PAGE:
Dorset HealthCare helping to strengthen the bond between mother and baby

21st July 2017

Two Dorset nurses have introduced baby massage classes in a bid to promote natural bonding between mums and their new-born child.

The five-week course, provided by Dorset HealthCare, encourages gentle, rhythmic stroking of a baby’s body by the mother, slowly manipulating ankles, wrists and fingers. The soothing strokes stimulate the production of the ‘feel-good’ hormone oxytocin in both parent and child.

Baby massage is proven to develop a child mentally, socially and physically, improve the quality of their sleep and generally make them more relaxed.

The sessions are run by the Trust’s Community Nursery nurses Natalie Jefferies and Joanne Carding at the Rosemary Road Medical Centre in Poole.

Natalie said: “We teach mums a range of techniques to perform on their child, from whole body massage and gentle movement to yoga, touch, eye contact and talking, all of which can improve sensory stimulation and brain development.

“There are also great benefits to mothers, and many often comment on how much more confidence they have carrying out every day parental tasks. This could be as simple as just picking them up, or recognising the needs of their baby.”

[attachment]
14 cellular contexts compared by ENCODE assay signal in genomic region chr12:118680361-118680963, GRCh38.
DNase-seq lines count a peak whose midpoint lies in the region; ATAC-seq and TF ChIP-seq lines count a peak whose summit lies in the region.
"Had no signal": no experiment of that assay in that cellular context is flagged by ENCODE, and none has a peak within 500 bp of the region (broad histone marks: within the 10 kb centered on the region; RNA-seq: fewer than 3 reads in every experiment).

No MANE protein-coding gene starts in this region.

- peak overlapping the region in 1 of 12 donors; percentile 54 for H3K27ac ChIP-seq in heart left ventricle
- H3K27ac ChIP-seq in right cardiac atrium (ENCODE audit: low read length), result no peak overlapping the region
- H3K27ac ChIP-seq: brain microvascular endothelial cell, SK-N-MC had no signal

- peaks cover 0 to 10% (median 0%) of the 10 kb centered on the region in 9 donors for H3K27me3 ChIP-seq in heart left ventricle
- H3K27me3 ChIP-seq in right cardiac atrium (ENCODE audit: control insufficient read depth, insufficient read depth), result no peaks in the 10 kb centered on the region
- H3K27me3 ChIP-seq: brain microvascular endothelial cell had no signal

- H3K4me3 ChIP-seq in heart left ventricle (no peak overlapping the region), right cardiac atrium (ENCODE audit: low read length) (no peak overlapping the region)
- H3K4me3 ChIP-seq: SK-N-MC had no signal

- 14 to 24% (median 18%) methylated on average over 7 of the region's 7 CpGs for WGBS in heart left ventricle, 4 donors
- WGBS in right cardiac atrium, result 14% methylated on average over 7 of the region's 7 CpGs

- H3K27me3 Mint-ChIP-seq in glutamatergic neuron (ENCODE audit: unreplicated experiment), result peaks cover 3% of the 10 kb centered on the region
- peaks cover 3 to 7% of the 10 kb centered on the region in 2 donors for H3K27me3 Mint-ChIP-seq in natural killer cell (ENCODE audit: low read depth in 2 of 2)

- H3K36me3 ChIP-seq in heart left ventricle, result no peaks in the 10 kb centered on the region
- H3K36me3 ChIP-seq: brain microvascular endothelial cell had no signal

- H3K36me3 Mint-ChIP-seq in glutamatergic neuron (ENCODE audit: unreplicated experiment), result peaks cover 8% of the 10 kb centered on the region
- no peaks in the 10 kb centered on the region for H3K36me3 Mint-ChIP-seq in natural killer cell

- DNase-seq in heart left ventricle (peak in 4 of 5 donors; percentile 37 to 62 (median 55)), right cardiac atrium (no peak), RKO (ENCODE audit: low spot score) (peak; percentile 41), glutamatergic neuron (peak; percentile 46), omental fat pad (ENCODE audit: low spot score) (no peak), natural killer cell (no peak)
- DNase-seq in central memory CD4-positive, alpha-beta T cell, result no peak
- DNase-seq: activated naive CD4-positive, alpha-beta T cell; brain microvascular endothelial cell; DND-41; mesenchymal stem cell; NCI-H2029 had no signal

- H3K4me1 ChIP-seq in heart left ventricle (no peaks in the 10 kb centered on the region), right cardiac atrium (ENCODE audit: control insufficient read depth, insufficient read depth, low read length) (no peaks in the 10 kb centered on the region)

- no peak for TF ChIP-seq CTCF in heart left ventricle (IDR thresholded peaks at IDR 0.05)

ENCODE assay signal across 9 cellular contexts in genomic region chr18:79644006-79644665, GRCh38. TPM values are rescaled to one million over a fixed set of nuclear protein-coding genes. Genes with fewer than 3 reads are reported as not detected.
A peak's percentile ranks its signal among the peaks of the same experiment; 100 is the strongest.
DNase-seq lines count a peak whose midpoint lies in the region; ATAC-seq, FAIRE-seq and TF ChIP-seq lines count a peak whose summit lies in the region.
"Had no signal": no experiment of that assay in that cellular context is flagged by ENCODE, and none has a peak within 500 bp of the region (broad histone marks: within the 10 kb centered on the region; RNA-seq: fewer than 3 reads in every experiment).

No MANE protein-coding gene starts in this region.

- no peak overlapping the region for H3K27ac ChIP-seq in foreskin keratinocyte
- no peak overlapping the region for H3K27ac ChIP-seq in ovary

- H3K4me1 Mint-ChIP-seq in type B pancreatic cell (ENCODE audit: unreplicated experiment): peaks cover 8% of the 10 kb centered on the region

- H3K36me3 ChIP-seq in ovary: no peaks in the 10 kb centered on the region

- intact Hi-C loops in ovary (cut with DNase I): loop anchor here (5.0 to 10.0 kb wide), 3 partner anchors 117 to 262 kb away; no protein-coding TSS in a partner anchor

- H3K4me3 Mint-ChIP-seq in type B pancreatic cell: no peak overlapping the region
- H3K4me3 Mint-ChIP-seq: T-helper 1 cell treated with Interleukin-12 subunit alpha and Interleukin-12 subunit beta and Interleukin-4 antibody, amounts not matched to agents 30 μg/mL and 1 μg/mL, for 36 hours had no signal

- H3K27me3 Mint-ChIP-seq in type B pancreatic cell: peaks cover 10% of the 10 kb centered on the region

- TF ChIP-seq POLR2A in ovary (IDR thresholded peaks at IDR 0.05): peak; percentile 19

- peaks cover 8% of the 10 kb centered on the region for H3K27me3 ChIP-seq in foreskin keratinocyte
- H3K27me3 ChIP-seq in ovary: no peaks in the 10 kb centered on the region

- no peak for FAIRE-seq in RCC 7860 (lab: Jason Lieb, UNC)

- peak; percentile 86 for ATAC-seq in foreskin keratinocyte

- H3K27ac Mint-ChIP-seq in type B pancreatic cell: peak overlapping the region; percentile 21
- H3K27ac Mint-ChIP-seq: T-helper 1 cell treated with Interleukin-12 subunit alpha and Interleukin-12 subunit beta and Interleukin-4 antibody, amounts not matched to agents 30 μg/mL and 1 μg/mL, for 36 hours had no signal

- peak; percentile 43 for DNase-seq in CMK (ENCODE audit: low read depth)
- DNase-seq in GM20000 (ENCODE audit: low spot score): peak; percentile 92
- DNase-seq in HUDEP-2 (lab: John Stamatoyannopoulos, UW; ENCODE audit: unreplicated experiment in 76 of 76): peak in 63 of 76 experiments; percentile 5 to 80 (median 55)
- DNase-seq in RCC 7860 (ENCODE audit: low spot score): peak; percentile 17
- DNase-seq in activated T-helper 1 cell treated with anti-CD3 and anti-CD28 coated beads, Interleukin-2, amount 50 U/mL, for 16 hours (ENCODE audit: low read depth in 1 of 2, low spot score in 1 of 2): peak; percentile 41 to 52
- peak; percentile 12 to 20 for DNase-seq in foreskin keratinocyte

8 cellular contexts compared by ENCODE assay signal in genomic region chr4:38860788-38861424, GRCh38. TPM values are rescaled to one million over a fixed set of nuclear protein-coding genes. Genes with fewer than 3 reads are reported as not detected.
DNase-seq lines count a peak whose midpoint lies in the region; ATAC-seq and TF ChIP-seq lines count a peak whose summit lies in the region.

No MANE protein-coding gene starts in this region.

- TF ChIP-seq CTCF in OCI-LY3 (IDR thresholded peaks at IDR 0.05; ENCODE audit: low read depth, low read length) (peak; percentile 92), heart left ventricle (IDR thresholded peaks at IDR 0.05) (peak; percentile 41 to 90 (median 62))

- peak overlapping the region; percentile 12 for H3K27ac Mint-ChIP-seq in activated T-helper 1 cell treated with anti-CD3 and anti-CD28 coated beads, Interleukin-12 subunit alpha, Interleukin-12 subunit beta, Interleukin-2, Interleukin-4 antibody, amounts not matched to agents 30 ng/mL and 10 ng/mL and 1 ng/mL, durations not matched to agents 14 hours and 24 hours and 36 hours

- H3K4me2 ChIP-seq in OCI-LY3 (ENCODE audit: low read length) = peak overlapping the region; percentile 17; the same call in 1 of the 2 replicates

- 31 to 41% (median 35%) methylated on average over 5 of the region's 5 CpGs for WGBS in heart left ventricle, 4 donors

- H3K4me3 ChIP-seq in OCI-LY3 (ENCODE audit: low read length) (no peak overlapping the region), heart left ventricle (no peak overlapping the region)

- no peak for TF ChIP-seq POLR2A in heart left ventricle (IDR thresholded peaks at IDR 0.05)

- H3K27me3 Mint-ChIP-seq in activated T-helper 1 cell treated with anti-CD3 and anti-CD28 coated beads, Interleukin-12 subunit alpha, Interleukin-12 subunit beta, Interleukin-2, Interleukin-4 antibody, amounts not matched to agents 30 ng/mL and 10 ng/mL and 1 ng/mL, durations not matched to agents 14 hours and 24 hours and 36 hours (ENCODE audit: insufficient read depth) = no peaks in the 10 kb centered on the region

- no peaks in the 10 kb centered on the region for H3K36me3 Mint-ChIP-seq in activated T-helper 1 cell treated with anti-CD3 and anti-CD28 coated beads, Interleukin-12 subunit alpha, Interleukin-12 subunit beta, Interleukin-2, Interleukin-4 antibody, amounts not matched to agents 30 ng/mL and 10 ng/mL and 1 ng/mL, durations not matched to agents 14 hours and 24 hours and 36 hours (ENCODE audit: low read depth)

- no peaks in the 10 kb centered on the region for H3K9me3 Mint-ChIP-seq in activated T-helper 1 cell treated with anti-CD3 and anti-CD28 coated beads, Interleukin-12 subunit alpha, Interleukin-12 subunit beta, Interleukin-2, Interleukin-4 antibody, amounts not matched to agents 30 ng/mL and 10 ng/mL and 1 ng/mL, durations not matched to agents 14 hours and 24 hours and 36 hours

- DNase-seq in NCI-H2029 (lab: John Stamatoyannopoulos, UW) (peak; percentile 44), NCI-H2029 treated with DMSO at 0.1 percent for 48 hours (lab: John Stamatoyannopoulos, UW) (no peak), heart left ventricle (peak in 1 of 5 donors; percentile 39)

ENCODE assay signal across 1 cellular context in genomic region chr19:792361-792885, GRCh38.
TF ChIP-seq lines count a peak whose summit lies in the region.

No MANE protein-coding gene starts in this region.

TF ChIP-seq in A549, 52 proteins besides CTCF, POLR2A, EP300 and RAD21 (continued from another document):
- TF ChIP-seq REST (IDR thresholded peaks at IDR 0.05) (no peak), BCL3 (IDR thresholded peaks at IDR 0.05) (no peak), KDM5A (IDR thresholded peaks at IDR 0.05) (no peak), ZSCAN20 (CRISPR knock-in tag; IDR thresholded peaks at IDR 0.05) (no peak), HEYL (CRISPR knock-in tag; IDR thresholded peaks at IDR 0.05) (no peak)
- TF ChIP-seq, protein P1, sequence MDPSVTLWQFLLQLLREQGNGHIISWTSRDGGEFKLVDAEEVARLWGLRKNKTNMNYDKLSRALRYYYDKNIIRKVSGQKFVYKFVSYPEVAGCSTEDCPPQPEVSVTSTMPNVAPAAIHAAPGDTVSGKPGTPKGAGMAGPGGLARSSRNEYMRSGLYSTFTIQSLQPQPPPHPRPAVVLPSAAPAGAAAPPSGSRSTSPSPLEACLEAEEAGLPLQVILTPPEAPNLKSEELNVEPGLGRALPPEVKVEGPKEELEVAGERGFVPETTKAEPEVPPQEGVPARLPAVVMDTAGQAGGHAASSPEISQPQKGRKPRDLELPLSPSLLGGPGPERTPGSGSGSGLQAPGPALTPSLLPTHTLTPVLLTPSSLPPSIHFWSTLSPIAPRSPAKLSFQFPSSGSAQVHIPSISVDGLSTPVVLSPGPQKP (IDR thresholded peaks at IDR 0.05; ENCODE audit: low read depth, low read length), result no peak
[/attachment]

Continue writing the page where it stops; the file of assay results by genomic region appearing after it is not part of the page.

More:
Joanne added: “It is incredible to watch babies respond to the techniques that we encourage during each session. They often react by talking, falling asleep and sometimes interacting with each other.”

The baby massage classes are available for all children up to the age of six months, and potential beneficiaries are assessed by a health visitor before being invited onto the course.

Local resident Hayley Colley is half way through the course with her son Ben. She said: “I have noticed a real difference in Ben’s behaviour since we signed up.

“Ben often sleeps when we get home, and I have noticed it has helped his tummy, alleviating constipation and trapped wind.”

Research also suggests baby massage can significantly help mums who may be suffering with post-natal depression, or are at risk of depression, to interact with their child.